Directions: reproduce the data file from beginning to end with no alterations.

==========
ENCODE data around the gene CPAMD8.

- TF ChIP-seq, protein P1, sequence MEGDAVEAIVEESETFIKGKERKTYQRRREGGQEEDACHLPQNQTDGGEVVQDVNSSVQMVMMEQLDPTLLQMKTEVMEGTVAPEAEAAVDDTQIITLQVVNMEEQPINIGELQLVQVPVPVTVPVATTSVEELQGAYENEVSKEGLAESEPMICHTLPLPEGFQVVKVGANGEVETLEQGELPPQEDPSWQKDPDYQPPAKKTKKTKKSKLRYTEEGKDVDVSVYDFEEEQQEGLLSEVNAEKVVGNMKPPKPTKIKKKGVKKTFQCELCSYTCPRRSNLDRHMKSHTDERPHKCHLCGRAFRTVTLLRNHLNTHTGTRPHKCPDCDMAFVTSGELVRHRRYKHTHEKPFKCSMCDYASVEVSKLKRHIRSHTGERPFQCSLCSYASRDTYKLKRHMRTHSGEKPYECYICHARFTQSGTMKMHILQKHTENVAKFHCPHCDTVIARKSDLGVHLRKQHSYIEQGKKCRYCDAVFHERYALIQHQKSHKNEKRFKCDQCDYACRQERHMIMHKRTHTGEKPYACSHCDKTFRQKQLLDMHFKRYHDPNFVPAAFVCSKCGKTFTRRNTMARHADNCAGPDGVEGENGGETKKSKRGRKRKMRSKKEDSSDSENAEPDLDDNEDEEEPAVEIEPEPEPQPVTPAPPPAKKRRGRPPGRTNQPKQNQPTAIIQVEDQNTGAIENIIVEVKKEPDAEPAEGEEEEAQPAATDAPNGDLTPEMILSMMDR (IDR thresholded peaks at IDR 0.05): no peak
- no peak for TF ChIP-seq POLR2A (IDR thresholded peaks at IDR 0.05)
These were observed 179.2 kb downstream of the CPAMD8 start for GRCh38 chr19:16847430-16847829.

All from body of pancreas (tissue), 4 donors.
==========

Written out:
ENCODE data around the gene CPAMD8.

- TF ChIP-seq, protein P1, sequence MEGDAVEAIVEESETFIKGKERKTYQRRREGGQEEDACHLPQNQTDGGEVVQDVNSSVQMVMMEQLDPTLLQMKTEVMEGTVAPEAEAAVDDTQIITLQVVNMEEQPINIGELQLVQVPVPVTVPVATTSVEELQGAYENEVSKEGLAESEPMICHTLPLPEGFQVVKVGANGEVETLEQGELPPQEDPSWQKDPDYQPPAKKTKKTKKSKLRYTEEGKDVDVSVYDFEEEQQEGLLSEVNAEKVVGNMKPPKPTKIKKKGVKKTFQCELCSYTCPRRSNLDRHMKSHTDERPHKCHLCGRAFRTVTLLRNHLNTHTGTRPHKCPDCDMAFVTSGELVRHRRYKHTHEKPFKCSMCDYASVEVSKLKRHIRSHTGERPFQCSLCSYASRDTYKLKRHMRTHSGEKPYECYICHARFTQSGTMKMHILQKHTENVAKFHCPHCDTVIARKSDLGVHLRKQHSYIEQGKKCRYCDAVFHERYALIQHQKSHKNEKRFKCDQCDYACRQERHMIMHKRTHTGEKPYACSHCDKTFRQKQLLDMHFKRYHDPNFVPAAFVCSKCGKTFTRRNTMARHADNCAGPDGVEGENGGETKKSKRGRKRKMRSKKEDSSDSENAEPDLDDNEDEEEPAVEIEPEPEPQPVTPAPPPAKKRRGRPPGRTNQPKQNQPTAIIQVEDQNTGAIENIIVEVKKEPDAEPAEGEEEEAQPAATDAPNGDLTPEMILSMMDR (IDR thresholded peaks at IDR 0.05): no peak
- no peak for TF ChIP-seq POLR2A (IDR thresholded peaks at IDR 0.05)
These were observed 179.2 kb downstream of the CPAMD8 start for GRCh38 chr19:16847430-16847829.

All from body of pancreas (tissue), 4 donors.